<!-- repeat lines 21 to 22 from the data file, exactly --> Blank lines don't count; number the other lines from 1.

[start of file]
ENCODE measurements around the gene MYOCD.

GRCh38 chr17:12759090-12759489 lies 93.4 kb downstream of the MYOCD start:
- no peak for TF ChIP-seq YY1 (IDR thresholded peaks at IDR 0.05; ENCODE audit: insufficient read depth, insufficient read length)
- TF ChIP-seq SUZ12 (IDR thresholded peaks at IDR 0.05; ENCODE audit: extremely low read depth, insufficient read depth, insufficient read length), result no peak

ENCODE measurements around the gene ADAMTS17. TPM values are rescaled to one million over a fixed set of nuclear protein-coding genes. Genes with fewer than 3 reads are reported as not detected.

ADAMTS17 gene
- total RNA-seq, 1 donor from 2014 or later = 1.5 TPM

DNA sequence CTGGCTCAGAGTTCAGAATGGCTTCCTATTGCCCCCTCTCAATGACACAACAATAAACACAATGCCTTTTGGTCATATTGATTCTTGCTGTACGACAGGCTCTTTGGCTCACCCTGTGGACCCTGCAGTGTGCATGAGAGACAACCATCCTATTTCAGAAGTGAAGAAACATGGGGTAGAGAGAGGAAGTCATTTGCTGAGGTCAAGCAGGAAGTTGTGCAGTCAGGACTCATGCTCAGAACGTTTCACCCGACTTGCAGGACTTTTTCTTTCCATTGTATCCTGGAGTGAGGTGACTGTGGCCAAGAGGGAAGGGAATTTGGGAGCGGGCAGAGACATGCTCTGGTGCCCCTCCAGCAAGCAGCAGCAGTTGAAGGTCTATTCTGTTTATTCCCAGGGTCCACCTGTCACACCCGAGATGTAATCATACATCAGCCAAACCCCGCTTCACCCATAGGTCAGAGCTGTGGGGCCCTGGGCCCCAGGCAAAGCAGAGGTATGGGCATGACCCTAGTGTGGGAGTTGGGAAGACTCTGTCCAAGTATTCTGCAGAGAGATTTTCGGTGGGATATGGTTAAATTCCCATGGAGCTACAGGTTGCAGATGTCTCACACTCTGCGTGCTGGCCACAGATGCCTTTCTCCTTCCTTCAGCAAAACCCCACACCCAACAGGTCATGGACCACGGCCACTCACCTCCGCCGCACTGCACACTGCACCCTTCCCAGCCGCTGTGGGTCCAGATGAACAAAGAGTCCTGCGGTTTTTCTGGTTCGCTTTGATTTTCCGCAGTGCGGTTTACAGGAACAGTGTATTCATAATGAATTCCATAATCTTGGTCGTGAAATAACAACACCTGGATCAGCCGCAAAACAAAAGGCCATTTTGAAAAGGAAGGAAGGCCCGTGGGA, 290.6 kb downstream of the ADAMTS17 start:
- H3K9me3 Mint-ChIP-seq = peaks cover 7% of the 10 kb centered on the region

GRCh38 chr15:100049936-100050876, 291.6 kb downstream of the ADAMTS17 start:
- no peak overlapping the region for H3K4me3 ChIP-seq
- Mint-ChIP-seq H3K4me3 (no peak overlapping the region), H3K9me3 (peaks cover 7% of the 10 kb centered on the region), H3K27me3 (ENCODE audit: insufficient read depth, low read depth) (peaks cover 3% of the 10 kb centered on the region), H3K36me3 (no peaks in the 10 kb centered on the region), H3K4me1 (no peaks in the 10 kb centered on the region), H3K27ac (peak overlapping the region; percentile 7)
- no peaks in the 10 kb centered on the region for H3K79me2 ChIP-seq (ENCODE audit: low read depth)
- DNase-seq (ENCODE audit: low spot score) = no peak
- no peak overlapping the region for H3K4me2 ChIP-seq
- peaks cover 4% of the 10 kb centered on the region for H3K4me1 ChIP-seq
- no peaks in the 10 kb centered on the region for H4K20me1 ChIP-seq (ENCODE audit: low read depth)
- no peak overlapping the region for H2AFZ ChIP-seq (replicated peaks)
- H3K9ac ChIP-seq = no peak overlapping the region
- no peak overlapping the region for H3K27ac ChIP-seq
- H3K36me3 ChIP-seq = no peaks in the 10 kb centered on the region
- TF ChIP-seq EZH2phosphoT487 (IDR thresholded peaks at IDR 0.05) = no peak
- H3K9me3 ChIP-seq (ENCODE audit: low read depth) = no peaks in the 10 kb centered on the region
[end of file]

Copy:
- H3K36me3 ChIP-seq = no peaks in the 10 kb centered on the region
- TF ChIP-seq EZH2phosphoT487 (IDR thresholded peaks at IDR 0.05) = no peak